2016 senior columns: Leaving a mark: Maddy Roller

Learning lessons


Maddy Roller leaves her mark on the wall outside the EHS-hub, May 11.

High school is a lesson.

As teenagers we think we know everything, which couldn’t be further from the truth.

I’ve reflected on it a lot as we get closer and closer to graduation, and there’s really no other way to describe it.

I’ve had some of the very best and very worst experiences of my life.

But all of these ups and downs as a teenager have taught me some of the most valuable life lessons.

My first three years of high school, I cared entirely too much what people thought of me.

I spent an hour each morning slapping on makeup and scorching my hair with a flat iron in hopes of acceptance.

I was so shy that I could barely strike up a conversation without feeling annoying or unwanted.

Every single day at the lunch table, I got nervous even thinking about talking. I didn’t want to say the wrong thing or even draw attention to myself.

Girls can be vicious, and I didn’t want to be a victim.

Fast forward to senior year… I am an entirely different person. That’s what people tell me at least.

“I forgot you went to Eureka freshman year!”

“You have curly hair?”

“You never spoke a word!”

“I thought you were just stuck up.”

I laugh when I hear comments like these, but I also think to myself, am I really that different?

I’m still me, but the only difference is I accept it now.

I’m not afraid.

Being a perfectionist all my life has pushed me to my limits. While it makes me a hard worker, I have always been too hard on myself.

If my grade was slipping to a B, it was the end of the world.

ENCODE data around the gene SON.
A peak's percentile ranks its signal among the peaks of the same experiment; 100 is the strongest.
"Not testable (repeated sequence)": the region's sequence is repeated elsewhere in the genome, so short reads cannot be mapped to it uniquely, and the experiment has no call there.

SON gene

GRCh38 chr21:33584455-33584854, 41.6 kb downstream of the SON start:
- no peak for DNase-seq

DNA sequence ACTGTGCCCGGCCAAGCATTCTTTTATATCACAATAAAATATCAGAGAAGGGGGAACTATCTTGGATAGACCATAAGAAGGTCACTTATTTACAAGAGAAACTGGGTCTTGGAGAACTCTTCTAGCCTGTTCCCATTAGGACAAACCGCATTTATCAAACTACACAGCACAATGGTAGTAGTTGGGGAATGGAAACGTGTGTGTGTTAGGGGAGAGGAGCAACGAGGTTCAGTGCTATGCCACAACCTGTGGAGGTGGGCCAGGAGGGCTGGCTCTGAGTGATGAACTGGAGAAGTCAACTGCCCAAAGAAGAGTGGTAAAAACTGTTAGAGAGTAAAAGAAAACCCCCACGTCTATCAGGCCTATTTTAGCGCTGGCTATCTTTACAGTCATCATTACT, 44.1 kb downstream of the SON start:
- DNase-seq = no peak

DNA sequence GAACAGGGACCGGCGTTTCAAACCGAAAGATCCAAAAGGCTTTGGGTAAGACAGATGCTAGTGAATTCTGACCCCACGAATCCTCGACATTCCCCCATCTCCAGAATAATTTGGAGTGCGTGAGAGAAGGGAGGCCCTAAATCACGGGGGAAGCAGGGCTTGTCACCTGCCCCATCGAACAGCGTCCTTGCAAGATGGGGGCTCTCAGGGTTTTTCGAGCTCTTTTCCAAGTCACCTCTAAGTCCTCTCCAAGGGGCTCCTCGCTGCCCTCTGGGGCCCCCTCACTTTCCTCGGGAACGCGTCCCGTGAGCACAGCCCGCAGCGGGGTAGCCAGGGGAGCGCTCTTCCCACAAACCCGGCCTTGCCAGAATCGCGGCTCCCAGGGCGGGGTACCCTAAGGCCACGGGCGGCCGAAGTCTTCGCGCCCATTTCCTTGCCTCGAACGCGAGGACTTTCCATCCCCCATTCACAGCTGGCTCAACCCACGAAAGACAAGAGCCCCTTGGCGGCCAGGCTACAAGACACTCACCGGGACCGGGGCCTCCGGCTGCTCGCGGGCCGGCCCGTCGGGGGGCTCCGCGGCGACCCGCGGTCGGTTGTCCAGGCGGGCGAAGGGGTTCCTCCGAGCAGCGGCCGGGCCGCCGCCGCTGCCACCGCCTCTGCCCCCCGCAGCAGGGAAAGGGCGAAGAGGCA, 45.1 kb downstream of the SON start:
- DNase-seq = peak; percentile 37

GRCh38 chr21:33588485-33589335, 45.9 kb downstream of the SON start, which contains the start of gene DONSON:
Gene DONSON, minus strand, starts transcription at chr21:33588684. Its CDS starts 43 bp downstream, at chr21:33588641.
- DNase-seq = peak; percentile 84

I knew in my heart that my parents didn’t care if I had a B, but I couldn’t stop myself from feeling like a huge disappointment.

I couldn’t be proud of myself. Nothing I did was ever good enough for me, and I thought I wasn’t good enough for anyone else either.

My expectations for myself were ridiculous and I couldn’t accept a compliment to save my life.

At my lowest point, my mom tried to put me on antidepressants, and that’s when I knew something had to change.

This was more serious than I thought. It wasn’t normal to feel like this.

At this point I couldn’t pick a single thing I liked about myself. My mind was so consumed with not being good enough.

Fast forward to senior year… I’ve started seeing my failures as steps towards my success instead of ways to tear myself down. I’ve stopped being so terribly negative towards everything.

When I didn’t achieve the grade I wanted in Algebra 3, I saw it as a practice run for when I take the course again in college.

Looking back, I wish I wasn’t so mean to myself throughout high school.

This lesson was the hardest to grasp and still is to be honest.

It was put into perspective on Sept, 29, 2014 when the unthinkable happened.

I lost a teammate, a friend and an overall beautiful soul.

I couldn’t fathom a life without Natalie Katherine Timm, and I couldn’t understand why I had to.

Our team was heartbroken along with the rest of the community.

I still wonder every day why it happened.

I’ve learned to celebrate her life instead of grieve the loss.

It’s truly amazing to see how many lives she changed for the better, and I strive to be as kind and caring as she was.

She was always there to listen. She was always thinking of others. She brightened anyone’s day with a simple smile.

I look back on Natalie and her life, and it reminds me that I only have one life. Why would I spend that life knocking myself down?

I can’t.

There are so many amazing things I experienced that I should be appreciative of: from making Golden Line to hosting all nighters with my friends to getting my first job to winning a state championship.

That’s all life really is: lessons.

It doesn’t matter whether the lesson is derived from a good or bad experience. What does matter is actually learning from it.